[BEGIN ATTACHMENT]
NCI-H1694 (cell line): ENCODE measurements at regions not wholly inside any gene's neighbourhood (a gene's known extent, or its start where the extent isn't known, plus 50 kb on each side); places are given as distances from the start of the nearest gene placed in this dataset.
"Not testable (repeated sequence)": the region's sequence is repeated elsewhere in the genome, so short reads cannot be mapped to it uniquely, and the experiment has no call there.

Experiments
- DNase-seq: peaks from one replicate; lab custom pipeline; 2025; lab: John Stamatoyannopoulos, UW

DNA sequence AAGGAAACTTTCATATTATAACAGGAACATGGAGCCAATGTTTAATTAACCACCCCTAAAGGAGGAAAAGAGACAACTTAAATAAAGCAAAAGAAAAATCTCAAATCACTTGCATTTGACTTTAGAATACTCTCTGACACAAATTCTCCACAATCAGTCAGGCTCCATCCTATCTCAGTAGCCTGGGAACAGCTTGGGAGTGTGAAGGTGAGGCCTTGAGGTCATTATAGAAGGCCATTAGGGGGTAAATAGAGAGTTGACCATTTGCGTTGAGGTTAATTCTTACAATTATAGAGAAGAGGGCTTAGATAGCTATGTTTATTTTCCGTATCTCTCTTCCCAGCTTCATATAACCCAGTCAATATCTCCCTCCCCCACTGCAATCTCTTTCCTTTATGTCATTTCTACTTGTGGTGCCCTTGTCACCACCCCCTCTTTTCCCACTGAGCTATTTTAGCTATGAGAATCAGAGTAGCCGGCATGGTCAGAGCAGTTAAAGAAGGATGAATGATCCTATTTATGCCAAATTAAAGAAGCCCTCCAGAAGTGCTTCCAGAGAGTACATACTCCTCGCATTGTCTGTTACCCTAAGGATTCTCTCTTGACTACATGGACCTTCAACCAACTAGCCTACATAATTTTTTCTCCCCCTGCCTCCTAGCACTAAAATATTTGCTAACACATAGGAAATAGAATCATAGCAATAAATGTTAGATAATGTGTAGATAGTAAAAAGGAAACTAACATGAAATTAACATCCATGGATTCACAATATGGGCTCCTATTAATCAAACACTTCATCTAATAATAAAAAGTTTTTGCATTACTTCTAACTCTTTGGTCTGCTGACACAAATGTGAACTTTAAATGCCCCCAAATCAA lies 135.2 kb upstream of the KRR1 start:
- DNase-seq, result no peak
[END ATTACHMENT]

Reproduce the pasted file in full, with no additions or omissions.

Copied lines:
NCI-H1694 (cell line): ENCODE measurements at regions not wholly inside any gene's neighbourhood (a gene's known extent, or its start where the extent isn't known, plus 50 kb on each side); places are given as distances from the start of the nearest gene placed in this dataset.
"Not testable (repeated sequence)": the region's sequence is repeated elsewhere in the genome, so short reads cannot be mapped to it uniquely, and the experiment has no call there.

Experiments
- DNase-seq: peaks from one replicate; lab custom pipeline; 2025; lab: John Stamatoyannopoulos, UW

DNA sequence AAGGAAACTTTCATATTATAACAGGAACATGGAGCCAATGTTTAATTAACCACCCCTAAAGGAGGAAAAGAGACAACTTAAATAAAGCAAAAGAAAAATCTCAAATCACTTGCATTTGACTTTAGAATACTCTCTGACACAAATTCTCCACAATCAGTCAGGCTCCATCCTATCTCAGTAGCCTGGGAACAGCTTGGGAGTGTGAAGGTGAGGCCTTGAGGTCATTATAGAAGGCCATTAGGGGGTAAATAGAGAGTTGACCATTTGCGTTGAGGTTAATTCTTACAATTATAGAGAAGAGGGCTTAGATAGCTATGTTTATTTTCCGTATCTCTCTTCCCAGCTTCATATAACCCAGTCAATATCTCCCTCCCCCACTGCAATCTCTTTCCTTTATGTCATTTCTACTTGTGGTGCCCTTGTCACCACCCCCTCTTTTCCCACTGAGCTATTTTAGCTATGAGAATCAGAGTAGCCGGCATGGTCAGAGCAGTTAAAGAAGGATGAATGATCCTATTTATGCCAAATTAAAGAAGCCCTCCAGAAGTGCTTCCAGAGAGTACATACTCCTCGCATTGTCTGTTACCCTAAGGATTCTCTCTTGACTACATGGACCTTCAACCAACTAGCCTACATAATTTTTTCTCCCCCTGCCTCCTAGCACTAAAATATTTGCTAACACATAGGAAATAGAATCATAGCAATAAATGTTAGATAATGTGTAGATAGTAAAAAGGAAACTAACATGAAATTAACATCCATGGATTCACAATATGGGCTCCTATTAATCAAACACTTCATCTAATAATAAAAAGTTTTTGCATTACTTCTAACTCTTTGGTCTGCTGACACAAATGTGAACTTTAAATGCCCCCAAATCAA lies 135.2 kb upstream of the KRR1 start:
- DNase-seq, result no peak